Criminology as Social Science


I. Introduction

II. Defining Criminology

III. The Origins and Scientific Maturation of Criminology

IV. Theory: Methods Symmetry and Criminology’s Disciplinary Status

V. Criminology as Social Science

VI. Theoretical Praxis and the Future of Criminology

I. Introduction

Criminology is the study of crime, as indicated by the formative Latin terms crimin (accusation or guilt) and -ology (study of). As an intellectual domain, criminology comprises contributions from multiple academic disciplines, including psychology, biology, anthropology, law, and, especially, sociology. Although the defining statements of criminology are rooted across these diverse areas, contemporary criminology is becoming ever more intertwined with still additional sciences and professional fields such as geography, social work, and public health.

This plurality of influences, often referred to as multidisciplinarity, is altogether logical given the complex subject matter and diverse nature of crime. Scholarly attention to crime from various perspectives allows for an extensive range of research questions to be addressed, making possible a fuller understanding of the criminal mind, the nature of crime, and social control processes. Legal scholarship, for example, ranges from philosophical attention to social justice issues to technocratic factors determinant of case outcome. Alternatively, psychology approaches the topic of crime with a focus on individual-level maladjustment and behavioral abnormality. Sociological criminology differs still by concentrating on the multiple causes and nature of crime, as well as society’s reaction to it.

The individuals who study crime, criminologists, engage research on virtually every imaginable aspect of illegality and society’s reactions to it, ranging from the development of theories of crime causation, the roles and uses of social control (e.g., police, courts, and corrections), crime prevention, and victimization. Of course, criminologists have also developed substantial knowledge bases on specific offenses, which are often categorized as (a) crimes against property (e.g., burglary, theft, robbery, and shoplifting); (b) crimes against a person (e.g., homicide, assault, and rape); (c) morality/social order crimes (e.g., gambling, prostitution, substance offenses, vandalism); and now (d) technology crime/cybercrime, which overlaps with and often facilitates crime in each of the other categories. The collective basic knowledge that criminologists have generated through the scientific process has great potential for informing social policy and criminal justice practice through enhancement of the effectiveness and efficiency of prevention, intervention, enforcement, and rehabilitative strategies and practices in the 21st century.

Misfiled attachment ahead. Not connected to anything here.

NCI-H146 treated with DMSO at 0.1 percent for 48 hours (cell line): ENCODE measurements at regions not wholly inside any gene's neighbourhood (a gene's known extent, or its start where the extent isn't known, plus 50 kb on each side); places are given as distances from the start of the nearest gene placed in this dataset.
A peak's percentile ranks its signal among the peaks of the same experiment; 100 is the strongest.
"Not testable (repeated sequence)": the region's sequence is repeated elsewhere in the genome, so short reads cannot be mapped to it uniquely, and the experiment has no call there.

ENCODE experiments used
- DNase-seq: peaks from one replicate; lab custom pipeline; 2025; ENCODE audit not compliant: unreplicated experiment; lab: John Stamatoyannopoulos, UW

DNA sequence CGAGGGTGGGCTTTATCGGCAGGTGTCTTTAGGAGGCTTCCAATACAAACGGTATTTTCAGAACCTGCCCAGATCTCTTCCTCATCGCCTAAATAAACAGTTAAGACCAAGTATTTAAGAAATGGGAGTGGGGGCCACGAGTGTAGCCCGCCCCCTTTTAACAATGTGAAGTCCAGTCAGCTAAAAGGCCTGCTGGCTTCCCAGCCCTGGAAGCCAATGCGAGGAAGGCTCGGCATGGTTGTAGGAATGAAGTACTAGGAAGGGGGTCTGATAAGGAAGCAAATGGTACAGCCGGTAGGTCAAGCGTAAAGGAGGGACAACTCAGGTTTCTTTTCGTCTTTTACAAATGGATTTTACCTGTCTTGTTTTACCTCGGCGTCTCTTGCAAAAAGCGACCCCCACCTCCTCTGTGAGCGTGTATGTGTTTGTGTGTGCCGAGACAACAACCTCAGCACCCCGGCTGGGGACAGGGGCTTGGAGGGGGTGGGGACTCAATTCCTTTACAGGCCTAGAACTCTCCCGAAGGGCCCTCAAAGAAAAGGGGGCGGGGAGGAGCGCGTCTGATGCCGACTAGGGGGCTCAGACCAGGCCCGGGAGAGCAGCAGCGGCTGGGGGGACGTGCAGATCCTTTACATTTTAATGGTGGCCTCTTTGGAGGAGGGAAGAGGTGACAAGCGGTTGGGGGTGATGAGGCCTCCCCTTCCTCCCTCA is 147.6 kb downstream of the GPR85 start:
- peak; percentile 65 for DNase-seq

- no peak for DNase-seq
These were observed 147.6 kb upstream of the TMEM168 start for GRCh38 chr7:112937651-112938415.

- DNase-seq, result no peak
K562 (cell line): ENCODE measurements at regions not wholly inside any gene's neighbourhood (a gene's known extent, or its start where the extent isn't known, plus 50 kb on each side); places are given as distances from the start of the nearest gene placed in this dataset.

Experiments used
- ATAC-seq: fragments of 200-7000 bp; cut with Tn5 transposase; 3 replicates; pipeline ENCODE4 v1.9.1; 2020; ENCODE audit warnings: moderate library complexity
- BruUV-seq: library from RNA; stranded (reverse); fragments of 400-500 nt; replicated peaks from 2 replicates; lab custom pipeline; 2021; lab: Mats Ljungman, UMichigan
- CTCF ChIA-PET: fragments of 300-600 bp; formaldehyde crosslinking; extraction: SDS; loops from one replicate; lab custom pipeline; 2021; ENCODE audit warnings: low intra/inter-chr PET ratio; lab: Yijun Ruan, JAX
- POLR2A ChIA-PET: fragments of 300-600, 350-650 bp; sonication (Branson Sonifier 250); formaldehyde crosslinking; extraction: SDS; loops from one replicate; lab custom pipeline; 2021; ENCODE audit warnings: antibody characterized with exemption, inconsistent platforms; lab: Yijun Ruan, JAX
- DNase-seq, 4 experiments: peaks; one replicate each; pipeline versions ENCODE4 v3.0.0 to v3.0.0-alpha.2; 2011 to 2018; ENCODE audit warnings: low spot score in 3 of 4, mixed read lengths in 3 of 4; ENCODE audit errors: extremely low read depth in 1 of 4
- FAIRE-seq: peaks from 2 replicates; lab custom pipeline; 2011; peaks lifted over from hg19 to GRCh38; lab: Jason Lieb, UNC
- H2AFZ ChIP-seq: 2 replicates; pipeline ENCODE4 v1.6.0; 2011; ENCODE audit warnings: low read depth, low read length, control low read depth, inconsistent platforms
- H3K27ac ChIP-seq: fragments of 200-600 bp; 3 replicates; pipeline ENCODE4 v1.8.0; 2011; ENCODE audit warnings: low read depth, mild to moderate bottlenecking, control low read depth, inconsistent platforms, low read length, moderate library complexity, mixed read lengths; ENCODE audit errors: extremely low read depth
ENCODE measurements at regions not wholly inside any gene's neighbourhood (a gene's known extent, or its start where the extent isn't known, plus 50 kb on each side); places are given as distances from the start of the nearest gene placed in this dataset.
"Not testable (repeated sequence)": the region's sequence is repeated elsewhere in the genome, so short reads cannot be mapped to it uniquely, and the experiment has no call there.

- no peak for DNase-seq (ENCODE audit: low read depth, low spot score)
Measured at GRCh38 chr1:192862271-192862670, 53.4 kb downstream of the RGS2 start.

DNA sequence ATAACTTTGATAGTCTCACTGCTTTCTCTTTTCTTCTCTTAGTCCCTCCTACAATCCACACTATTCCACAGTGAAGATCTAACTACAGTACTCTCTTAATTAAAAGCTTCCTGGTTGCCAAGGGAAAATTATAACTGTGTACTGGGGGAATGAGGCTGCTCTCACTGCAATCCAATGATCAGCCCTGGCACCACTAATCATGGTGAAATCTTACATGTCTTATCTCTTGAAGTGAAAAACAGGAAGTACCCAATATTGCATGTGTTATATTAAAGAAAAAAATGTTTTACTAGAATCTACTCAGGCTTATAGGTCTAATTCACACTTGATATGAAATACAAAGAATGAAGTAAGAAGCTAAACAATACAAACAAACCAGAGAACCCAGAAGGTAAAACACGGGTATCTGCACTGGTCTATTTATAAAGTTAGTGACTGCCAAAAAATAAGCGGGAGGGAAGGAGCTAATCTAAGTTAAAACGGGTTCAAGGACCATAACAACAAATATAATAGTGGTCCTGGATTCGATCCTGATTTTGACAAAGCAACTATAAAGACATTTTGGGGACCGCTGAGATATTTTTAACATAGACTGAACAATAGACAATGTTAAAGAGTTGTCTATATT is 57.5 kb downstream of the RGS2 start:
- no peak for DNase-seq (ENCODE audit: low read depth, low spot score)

This introductory research paper quickly surveys the emergence and evolution of criminology, from seminal contributions to its contemporary state in academe. While tracing criminology’s history and acknowledging its intellectual diversity (these matters are more fully addressed in Research Paper on History and Evolution of Criminology), it is contended that criminology is correctly understood and best practiced as a social science. Furthermore, as a field of scientific inquiry criminology is no longer a specialty area of other established disciplines, such as deviance within sociology or abnormal psychology, but instead is a new and steadily growing independent academic discipline in its own right. Last, the rise of academic criminal justice is acknowledged as a shaping force on criminology that is steadily moving the discipline toward greater interdisciplinary status and public policy utility (the focus of Research Paper on Criminology and Public Policy).

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